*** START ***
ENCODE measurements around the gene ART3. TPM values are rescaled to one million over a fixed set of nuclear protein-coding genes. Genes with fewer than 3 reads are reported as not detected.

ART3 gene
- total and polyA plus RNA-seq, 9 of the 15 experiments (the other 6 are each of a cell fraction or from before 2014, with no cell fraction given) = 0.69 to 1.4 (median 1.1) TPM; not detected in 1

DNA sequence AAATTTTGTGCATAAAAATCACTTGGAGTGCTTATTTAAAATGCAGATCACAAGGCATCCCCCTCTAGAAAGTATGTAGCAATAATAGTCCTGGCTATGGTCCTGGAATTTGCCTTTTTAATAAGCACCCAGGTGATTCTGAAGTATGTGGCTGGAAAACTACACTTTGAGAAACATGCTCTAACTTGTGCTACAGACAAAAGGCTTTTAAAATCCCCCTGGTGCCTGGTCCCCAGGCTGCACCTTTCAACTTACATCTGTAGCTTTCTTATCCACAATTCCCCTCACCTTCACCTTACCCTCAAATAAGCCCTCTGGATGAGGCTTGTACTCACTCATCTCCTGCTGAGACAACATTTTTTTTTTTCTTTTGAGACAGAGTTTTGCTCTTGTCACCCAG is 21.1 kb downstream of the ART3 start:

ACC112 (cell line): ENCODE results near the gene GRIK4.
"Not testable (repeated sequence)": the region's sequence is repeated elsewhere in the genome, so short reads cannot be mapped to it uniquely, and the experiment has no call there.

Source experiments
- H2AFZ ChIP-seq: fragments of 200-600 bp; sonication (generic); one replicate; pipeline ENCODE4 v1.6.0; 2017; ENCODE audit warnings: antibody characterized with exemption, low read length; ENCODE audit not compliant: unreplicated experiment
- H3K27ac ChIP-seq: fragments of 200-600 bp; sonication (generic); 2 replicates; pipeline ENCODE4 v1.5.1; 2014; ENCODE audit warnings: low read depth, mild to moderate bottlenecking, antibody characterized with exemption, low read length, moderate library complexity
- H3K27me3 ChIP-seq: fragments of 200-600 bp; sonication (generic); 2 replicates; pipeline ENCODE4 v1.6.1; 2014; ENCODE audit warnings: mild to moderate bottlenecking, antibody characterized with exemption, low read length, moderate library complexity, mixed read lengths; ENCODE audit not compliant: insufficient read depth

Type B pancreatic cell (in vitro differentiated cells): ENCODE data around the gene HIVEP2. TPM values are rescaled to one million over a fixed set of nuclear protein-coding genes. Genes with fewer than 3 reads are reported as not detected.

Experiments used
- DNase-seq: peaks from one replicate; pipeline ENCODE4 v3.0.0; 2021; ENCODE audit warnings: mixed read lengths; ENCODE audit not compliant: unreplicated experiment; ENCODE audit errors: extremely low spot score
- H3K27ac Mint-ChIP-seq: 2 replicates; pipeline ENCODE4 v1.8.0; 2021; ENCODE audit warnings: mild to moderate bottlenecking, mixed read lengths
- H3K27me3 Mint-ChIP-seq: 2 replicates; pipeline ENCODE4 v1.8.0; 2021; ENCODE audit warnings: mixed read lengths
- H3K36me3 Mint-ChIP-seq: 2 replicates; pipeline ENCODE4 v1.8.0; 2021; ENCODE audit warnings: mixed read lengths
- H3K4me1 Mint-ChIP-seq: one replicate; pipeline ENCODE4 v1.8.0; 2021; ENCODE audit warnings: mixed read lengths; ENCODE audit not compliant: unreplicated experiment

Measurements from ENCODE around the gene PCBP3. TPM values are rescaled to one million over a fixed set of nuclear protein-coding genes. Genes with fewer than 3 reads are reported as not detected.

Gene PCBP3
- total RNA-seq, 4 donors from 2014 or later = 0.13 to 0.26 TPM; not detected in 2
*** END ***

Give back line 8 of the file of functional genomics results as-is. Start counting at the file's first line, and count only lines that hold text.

- H2AFZ ChIP-seq: fragments of 200-600 bp; sonication (generic); one replicate; pipeline ENCODE4 v1.6.0; 2017; ENCODE audit warnings: antibody characterized with exemption, low read length; ENCODE audit not compliant: unreplicated experiment